The Council of Institutional Investors has announced that it has filed petitions with the NYSE and Nasdaq requesting that each exchange amend its listing standards to address the issue of multi-class capital structures (i.e., share structures that have unequal voting rights for different classes of common stock). As requested by the petition, the amendment would require that, going forward, companies seeking to list with multi-class share structures include provisions in their governing documents that would sunset the unequal voting at seven years following an IPO and return the structure to “one-share, one-vote” structures, “subject to extension by additional terms of no more than seven years each, by vote of a majority of outstanding shares of each share class, voting separately, on a one-share, one-vote basis.” According to CII, unequal voting rights impair the ability of shareholders “to hold executives and directors accountable.” But companies contend that these measures are being adopted for a valid reason: to protect the company from unwanted interventions by hedge-fund activists with short-term goals and perspectives. Accordingly, the debate has centered around whether these measures are a legitimate effort to protect companies from the pressures of short-termism exerted by hedge-fund activists and others or are a mechanism that causes shareholders to cede power without providing accountability. Of course, the answer depends on where you sit.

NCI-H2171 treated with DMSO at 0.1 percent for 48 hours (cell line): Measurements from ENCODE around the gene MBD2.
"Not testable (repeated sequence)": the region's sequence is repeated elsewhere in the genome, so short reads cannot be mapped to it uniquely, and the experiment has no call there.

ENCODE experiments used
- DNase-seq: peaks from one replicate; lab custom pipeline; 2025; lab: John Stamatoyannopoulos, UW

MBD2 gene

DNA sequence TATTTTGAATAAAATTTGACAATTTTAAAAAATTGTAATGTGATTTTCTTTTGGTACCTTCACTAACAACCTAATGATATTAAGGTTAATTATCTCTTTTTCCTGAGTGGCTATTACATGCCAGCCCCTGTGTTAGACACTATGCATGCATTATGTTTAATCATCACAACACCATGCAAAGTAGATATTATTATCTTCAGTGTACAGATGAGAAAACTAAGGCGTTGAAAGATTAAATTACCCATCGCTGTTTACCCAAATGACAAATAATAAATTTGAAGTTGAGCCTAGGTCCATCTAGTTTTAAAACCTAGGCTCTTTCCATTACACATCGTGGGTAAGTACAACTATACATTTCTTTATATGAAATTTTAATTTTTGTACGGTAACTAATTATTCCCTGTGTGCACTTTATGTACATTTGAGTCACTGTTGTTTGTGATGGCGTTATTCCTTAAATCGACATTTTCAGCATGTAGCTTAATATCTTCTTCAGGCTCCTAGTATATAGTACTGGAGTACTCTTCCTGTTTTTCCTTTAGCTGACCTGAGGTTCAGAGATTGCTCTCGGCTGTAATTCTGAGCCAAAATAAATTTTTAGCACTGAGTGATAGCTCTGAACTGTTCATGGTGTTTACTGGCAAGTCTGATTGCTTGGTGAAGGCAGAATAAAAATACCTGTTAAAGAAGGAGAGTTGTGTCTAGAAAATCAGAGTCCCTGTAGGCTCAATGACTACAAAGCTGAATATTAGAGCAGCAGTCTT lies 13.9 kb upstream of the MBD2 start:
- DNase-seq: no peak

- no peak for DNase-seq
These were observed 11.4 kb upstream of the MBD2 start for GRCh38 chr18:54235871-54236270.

It has certainly been the trend over the last decade (plus) for a relatively small number of IPO companies, particularly tech companies, to offer low-vote or, more recently, no-vote common shares to the public. As reported in Law360, Dealogic said 21% of the 189 IPOs completed last year provided for multi-class structures, an increase from 12% in 2010. Of course, the concept of multi-class common with unequal voting rights is not novel at all. Many companies, particularly some that are family run, have in decades past had a class of common shares with 10:1 voting rights, not to mention the highly respected Berkshire Hathaway with a class holding voting rights of 10,000:1.